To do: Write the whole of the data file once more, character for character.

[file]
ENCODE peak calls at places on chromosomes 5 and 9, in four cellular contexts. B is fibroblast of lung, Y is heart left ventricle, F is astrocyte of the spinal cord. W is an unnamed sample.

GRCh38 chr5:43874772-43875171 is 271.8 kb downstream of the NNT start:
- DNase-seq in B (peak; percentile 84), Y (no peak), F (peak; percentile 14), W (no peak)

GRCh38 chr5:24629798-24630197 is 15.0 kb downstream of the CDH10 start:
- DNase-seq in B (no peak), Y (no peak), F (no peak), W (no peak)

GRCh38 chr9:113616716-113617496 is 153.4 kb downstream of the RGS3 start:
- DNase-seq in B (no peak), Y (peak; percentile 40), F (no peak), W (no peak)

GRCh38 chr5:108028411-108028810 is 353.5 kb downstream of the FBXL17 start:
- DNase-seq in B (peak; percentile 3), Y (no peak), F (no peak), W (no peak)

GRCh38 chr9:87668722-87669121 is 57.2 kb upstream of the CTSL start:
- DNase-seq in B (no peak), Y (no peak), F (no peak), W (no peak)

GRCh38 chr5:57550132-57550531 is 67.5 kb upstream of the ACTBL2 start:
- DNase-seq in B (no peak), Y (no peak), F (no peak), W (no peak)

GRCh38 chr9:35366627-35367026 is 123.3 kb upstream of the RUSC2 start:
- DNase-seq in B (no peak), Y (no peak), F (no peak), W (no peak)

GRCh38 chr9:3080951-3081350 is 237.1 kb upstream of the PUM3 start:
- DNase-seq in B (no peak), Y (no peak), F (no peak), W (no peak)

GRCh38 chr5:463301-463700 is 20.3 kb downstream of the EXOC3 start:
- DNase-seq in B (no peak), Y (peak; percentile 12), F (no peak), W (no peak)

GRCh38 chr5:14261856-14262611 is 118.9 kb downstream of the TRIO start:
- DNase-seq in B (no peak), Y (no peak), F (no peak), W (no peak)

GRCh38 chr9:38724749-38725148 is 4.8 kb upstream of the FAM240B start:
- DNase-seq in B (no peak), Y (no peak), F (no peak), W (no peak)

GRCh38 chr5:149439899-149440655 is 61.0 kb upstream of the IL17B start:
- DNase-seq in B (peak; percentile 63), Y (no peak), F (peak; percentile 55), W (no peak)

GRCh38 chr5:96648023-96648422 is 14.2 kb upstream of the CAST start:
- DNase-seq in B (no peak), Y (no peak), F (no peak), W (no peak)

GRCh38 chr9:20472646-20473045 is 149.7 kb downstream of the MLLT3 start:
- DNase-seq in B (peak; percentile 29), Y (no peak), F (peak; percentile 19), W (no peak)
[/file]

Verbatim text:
ENCODE peak calls at places on chromosomes 5 and 9, in four cellular contexts. B is fibroblast of lung, Y is heart left ventricle, F is astrocyte of the spinal cord. W is an unnamed sample.

GRCh38 chr5:43874772-43875171 is 271.8 kb downstream of the NNT start:
- DNase-seq in B (peak; percentile 84), Y (no peak), F (peak; percentile 14), W (no peak)

GRCh38 chr5:24629798-24630197 is 15.0 kb downstream of the CDH10 start:
- DNase-seq in B (no peak), Y (no peak), F (no peak), W (no peak)

GRCh38 chr9:113616716-113617496 is 153.4 kb downstream of the RGS3 start:
- DNase-seq in B (no peak), Y (peak; percentile 40), F (no peak), W (no peak)

GRCh38 chr5:108028411-108028810 is 353.5 kb downstream of the FBXL17 start:
- DNase-seq in B (peak; percentile 3), Y (no peak), F (no peak), W (no peak)

GRCh38 chr9:87668722-87669121 is 57.2 kb upstream of the CTSL start:
- DNase-seq in B (no peak), Y (no peak), F (no peak), W (no peak)

GRCh38 chr5:57550132-57550531 is 67.5 kb upstream of the ACTBL2 start:
- DNase-seq in B (no peak), Y (no peak), F (no peak), W (no peak)

GRCh38 chr9:35366627-35367026 is 123.3 kb upstream of the RUSC2 start:
- DNase-seq in B (no peak), Y (no peak), F (no peak), W (no peak)

GRCh38 chr9:3080951-3081350 is 237.1 kb upstream of the PUM3 start:
- DNase-seq in B (no peak), Y (no peak), F (no peak), W (no peak)

GRCh38 chr5:463301-463700 is 20.3 kb downstream of the EXOC3 start:
- DNase-seq in B (no peak), Y (peak; percentile 12), F (no peak), W (no peak)

GRCh38 chr5:14261856-14262611 is 118.9 kb downstream of the TRIO start:
- DNase-seq in B (no peak), Y (no peak), F (no peak), W (no peak)

GRCh38 chr9:38724749-38725148 is 4.8 kb upstream of the FAM240B start:
- DNase-seq in B (no peak), Y (no peak), F (no peak), W (no peak)

GRCh38 chr5:149439899-149440655 is 61.0 kb upstream of the IL17B start:
- DNase-seq in B (peak; percentile 63), Y (no peak), F (peak; percentile 55), W (no peak)

GRCh38 chr5:96648023-96648422 is 14.2 kb upstream of the CAST start:
- DNase-seq in B (no peak), Y (no peak), F (no peak), W (no peak)

GRCh38 chr9:20472646-20473045 is 149.7 kb downstream of the MLLT3 start:
- DNase-seq in B (peak; percentile 29), Y (no peak), F (peak; percentile 19), W (no peak)